Market research suggests that many citizens' income circumstances enable them to seek out both critical and cosmetic services. That is, they have the money to go to the salon or hire a lawncare professional. As a result, many booking applications have tried to meet this need by offering filtering tools for customers. Angie's list, Thumbtack, Houzz, Homeadvisor, and others give customers a way to filter potential vendors and allow customers to evaluate the quality of those providers through reviews and ratings.
The aforementioned applications use location as their primary parameter. People can log on and find reputable vendors and services nearby. After establishing location conditions, the user can then evaluate the provider by other user reviews and even past work. Critically, this neglects the central condition for anyone seeking supplemental or critical services: namely, availability. Consumers who need a plumbing repair or a haircut begin with a specific temporal window in mind. If someone needs repairs of some sort, then their temporal restrictions are even more critical. The aforementioned applications which already exist in the market only address time and availability after establishing location and service provider. This makes the user have to sift through a list of vendors and check each one for availability. This process countermands the convenience that the applications propose. An application which could eliminate this sifting would need to establish temporal parameters from the beginning.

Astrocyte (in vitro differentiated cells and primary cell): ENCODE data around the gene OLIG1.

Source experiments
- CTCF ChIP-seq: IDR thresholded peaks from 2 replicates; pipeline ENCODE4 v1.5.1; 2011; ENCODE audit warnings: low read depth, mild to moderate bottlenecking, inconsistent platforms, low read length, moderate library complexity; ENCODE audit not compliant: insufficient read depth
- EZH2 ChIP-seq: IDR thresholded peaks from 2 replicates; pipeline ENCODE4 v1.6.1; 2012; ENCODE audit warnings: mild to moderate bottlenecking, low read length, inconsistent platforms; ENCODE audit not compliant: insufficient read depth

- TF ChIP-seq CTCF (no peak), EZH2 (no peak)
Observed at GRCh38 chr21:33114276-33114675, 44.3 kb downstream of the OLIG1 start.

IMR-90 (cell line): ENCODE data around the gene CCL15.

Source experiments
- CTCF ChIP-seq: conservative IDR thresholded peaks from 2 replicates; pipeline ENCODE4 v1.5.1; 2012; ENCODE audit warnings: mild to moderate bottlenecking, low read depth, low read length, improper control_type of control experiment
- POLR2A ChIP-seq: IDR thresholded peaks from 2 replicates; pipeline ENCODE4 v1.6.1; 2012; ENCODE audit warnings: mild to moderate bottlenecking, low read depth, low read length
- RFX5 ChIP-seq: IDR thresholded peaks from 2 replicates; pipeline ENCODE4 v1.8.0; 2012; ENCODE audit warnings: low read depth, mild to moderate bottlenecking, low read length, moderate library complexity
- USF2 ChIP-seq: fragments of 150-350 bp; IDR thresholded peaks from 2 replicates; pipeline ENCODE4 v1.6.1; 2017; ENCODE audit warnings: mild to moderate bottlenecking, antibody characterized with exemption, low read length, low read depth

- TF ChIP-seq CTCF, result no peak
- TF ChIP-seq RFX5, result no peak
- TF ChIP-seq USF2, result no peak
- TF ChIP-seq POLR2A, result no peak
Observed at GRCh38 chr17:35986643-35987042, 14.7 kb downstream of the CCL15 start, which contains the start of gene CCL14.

Users have variable time needs. An application which address services through time prior to location must have a way to coordinate those different circumstances. Vendors, who may or may not be available in that window, must also need to provide calendar visibility. The first option would be to solicit businesses and introduce a proprietary booking system that would then be visible to users as they visited the application. The better option would be to integrate with widely using calendrical system like Google's calendars or iCal. this integration would make algorithmic coordination much smoother.
Create an application with a simple interface that could be used directly or sold to larger tech agencies which hold access to widespread calendar systems. The application's name should be memorable and simple. The brand should suggest time as the central feature of booking. With a design and legal company established, the application could then be developed in house or sold as a ready-made system.
The name SLOT indicates a selection or a booking decision. The O in slot provides a marking surface for the image of a clock. The clock hands are positioned as a check mark—or tick—which indicates the booking feature and intimates that feature as a temporal condition.
The aesthetic aim is to simplify the interface while staying in brand. The opening menu should show the sequence of conditions (time–location–service). The brand colors operate as visual guides for interactions and behaviors. The orange represents clickable decisions or interactions. The overall design is rectilinear which leaves the only circular feature as the clock itself. These shapes implicate the dual relation between space and time.
Much like the design, the interactions themselves should be rectilinear and only circular insofar as it relates to time. Here I have added an interactive prototype.